I will try to clarify what I was speaking of in my first post regarding being in a traditionalist Church with an American Culture. The traditionalist part speaks of the doctrinal and practical mindset. For some examples of doctrinal stuff: what does the Church say about birth control? what does it say about attending a Southern Baptist Church sometimes? what does the Church say about the Holy Fathers when it comes to controversial subjects like anti-semitism or slavery? And so on. For some examples of practical things: how often is the Church in community and prayer? (E.g., is it a Church that is only open Saturday night, Sunday Morning, and for a few major feasts?) Are the morally neutral customs of the Church modern or more traditional? (E.g., many beards? head coverings? bowing and crossing onself before kissing icons? etc.) How far will I have to travel to attend the Church, and will moving altogether be necessary?
Regarding the American culture part, I was thinking of much more than just the language of the community, though that is also, of course, an issue. As long as it is understandable, it's not an issue as to what dialect or form the English takes (E.g., we Western Pennsylvanians have some strange pronunciations, but I'm sure anyone listening to me would understand what I was saying.) However, a Priest who is a native-born American (or is a long time resident) does help in in one respect. I know a number of Priests who can speak perfect English, technically speaking, but who are very hard to understand at times because of their accents. It's easier to think of yourself as having an American culture when the Priest speaks in a understandble American (or British, or Australian, etc.) accent.
Another thing regarding culture is not feeling out of place because of ethnicity. And more importantly, feeling a cultural identity with those whom you are with. When I speak of a Church having an American Culture, I mean that any American (regardless of ethnicity) can feel a link between themselves and the other members of the local body. This is not ethnocentricity, it's just human nature. We like to be with those whom we identify or associate well with. If a Church has an American Culture (America being a melting pot), it cannot be a Church of Greeks, Russians, and Arabs, all praying together. It has to be a Church of Americans praying together. Such a Church wouldn't be multi-racial, but would be trans-racial.
Another area is regarding more celebratory events, such as bake sales, festivals, weddings, etc. What type of food do we have there? I know some people will cringe when I say this, but he, it's America, why not hamburgers and french fries? (on non-fast days, of course). If I can go to a Greek festival and eat the delicious Greek food, why shouldn't we eat food popular in the American culture at an American Church? I know this would not happen over night, but I'd like to see that day being looked forward to. It might be said that "ethnic food festivals" bring people in and expose them to Orthodoxy, but what type of exposure do we get? We're just the old religion of small ethnic groups to them, who have "onion domes," "funny hats," and good food. People come for the ethnic food, possibly hear a Priest with a foreign accent, and then have the impression that the Church is an ethnic Church; I wonder how that happens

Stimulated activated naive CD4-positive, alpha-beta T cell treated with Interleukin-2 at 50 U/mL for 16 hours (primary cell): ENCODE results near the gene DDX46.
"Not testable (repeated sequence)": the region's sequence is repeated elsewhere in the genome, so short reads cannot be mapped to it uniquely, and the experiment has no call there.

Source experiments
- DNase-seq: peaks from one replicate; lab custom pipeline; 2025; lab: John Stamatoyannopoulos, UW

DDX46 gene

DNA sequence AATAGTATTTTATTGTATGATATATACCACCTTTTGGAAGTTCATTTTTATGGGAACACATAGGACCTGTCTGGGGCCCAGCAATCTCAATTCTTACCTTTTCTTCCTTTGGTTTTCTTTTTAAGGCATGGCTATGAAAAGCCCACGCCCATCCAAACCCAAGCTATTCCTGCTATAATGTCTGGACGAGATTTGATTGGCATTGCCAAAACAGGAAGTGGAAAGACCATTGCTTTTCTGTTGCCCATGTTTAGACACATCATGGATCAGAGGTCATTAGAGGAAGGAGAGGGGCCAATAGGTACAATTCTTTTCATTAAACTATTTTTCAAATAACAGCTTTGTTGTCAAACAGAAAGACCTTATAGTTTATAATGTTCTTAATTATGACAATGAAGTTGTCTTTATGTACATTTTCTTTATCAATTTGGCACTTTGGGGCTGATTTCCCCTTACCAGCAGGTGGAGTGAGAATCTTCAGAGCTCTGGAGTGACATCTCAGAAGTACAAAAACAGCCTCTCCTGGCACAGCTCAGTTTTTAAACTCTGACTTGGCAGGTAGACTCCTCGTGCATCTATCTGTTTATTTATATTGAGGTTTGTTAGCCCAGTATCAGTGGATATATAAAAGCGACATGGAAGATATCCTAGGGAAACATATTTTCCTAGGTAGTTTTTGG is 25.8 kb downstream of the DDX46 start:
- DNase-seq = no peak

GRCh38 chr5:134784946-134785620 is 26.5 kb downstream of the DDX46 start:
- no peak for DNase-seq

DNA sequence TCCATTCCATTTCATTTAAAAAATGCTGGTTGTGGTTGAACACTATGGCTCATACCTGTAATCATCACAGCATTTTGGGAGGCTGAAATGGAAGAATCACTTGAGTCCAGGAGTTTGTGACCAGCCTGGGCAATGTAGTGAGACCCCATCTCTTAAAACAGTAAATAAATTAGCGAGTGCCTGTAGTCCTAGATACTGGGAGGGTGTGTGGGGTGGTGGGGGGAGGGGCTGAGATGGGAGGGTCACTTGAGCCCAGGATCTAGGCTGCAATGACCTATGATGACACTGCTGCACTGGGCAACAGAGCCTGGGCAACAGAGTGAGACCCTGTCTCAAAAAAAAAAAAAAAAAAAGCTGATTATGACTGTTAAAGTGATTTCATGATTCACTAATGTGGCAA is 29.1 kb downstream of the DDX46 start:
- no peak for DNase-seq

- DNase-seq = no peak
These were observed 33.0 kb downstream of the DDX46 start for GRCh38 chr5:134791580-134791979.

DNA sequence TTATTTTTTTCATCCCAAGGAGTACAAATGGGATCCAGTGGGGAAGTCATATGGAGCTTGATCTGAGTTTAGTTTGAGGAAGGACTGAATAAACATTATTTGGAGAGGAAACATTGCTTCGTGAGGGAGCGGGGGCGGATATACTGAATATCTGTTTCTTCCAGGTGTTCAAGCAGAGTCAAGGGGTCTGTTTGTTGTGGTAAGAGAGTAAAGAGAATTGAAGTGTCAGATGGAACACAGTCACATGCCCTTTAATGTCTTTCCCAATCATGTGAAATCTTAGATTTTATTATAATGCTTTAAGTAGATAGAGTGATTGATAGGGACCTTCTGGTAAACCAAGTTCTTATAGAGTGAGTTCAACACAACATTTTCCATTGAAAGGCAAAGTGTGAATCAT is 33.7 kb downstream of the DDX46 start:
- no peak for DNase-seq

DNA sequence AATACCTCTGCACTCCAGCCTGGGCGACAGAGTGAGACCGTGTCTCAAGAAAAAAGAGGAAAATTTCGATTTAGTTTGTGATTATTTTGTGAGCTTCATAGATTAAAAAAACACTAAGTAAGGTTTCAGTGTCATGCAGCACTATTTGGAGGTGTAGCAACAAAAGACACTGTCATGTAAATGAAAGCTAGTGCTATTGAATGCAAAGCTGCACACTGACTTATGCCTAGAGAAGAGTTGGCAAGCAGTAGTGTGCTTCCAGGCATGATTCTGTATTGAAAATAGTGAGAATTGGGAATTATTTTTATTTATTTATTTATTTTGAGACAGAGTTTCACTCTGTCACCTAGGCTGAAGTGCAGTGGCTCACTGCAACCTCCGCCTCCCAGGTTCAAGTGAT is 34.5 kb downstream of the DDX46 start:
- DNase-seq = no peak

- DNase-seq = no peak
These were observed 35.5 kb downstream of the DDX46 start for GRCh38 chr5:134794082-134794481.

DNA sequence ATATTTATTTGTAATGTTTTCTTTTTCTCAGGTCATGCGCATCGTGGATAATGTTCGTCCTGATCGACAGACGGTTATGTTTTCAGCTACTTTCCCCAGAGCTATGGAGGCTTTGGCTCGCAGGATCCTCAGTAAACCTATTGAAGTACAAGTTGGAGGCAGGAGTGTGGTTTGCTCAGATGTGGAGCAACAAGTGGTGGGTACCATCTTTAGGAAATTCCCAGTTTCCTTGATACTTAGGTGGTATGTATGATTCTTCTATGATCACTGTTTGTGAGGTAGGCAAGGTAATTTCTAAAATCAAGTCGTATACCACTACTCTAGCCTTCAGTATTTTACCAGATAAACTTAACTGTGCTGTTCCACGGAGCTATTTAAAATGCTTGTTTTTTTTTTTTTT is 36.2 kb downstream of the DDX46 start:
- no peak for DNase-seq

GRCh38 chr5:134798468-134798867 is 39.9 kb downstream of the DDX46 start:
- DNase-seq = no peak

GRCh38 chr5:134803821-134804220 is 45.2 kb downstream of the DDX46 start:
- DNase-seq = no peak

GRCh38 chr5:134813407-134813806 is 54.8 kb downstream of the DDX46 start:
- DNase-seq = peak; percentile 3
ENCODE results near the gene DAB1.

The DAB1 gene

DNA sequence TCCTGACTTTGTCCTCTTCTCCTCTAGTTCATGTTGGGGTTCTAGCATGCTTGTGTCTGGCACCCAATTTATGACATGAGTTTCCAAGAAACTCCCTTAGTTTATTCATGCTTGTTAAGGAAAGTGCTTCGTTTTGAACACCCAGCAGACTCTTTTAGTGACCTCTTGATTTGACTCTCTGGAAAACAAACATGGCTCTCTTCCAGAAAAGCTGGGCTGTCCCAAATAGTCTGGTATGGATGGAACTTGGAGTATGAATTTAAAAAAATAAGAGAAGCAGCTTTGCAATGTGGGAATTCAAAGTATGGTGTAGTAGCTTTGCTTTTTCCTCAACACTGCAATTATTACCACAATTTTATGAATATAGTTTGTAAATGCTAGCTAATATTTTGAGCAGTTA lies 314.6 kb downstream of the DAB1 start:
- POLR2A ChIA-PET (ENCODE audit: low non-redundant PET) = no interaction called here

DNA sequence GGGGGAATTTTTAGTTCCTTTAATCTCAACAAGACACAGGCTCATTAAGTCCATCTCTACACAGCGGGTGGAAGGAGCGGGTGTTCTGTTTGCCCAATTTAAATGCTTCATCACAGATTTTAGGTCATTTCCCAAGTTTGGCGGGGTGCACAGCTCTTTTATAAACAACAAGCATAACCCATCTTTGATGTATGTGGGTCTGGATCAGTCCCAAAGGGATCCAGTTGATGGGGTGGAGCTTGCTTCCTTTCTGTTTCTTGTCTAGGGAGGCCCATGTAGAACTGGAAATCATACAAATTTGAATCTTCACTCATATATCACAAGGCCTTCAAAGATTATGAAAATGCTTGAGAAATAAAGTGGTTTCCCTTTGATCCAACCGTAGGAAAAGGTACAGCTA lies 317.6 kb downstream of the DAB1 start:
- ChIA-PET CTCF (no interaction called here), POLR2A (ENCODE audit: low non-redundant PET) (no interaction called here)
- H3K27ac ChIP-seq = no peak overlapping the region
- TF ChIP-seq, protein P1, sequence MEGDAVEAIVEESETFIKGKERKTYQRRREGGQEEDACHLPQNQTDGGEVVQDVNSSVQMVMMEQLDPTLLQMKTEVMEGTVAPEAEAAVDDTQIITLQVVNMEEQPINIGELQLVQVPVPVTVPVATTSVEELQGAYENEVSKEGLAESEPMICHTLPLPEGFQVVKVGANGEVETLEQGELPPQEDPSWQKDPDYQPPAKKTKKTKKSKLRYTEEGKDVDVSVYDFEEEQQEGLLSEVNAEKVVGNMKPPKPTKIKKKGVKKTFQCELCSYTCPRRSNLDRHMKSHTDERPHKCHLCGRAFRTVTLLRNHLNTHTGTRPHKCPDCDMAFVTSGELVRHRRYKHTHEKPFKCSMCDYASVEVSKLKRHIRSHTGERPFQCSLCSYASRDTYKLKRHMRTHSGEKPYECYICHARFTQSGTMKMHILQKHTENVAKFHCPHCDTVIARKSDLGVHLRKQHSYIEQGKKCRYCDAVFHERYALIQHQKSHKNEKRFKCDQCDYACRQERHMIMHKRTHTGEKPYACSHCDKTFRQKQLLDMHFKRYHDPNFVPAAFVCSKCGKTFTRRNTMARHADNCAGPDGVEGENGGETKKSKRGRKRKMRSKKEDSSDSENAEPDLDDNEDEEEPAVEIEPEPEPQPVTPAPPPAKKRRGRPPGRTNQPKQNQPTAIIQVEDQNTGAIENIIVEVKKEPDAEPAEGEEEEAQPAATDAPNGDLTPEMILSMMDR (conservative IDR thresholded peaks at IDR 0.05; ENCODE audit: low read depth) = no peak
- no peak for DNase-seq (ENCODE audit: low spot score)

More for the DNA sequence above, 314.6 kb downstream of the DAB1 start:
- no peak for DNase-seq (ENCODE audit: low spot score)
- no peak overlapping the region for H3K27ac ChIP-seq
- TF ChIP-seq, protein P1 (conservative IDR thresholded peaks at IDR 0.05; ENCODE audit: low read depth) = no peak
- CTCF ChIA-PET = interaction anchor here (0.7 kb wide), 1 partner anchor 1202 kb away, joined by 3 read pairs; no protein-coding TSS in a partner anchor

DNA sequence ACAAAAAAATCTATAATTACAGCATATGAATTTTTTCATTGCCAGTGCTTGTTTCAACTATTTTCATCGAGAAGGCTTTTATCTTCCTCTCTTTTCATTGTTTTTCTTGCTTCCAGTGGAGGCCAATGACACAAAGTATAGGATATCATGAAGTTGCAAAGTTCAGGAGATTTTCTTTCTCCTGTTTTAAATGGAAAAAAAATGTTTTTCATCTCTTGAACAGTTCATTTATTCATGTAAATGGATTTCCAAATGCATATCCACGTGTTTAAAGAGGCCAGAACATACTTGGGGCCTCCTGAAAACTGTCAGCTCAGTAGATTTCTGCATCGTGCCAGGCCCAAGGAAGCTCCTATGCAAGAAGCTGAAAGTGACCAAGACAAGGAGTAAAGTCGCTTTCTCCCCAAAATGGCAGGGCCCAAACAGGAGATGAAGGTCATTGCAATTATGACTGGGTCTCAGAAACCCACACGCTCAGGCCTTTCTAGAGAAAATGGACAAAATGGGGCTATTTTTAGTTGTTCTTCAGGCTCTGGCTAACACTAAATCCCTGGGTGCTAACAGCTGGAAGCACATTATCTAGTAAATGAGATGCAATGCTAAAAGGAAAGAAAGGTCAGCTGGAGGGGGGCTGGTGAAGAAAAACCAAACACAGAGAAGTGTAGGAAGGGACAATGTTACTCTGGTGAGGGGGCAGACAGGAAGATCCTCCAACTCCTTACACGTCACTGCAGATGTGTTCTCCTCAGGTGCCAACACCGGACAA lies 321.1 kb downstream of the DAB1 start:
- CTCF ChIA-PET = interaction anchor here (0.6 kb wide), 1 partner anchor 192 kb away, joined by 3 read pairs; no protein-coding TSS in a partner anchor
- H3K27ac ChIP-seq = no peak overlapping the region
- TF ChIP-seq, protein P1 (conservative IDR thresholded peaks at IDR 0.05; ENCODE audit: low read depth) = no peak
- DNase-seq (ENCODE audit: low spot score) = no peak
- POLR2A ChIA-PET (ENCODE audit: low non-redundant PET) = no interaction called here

Also regarding such celebratory events, what types of customs and dances are done at weddings and such? What types of sports and games are played at Church "picnics" or "fellowships"?
What types of religious education goes on in the Church? I know some are against "western style Bible studies," but many are willing to go to "Bible Studies," and we can change the content to being Orthodox: so do we have them? Are American saints discussed often? Are the laity educated (or at least given the opportunity to be educated) concerning the history of Orthodoxy in America and other such things? Are notable American theologians such as Georges Florovsky discussed? Does the Church have the works of American saints and theologians in their book store? It's hard for a Church to have an American cultural feel when the laity are largely ignorant of Orthodoxy in America. (I admit that I am largely ignorant at this point)
In a Church with an American Culture, problems facing the nation would be faced from a different perspective than they would if the Church considered itself transplanted [enter ethnicity here] who were most concerned with keeping their customs and cultural traditions intact. When I speak of a Church with an American Culture, then, I mean one that looks at and examines problems from a decidely American perspective, and not through the lens and traditions of a foreign culture. Such a Church, considering itself part of the west, would critique what's wrong in "the west," but also work to improve the west. We have gone too long here in America reading anti-western literature and not doing anything about it. When Justin Popovich spoke against the west and/or Europe, he was speaking to us if we are westerners; Saints and pious men like him identified the problems: but it's our problem to solve, it is one of the crosses that we who consider ourselves westerners or Americans must pick up. We can't pick it up, though, until we come to grips with the fact that it isn't some foreign culture, but is our very own culture. Our life, of course, and culture in that sense, is christocentric; yet we are also called to transform the earthly culture within which we live as well. (If only by leading a christocentric, ascetic, prayerful life)
Hopefully that made some sense at least.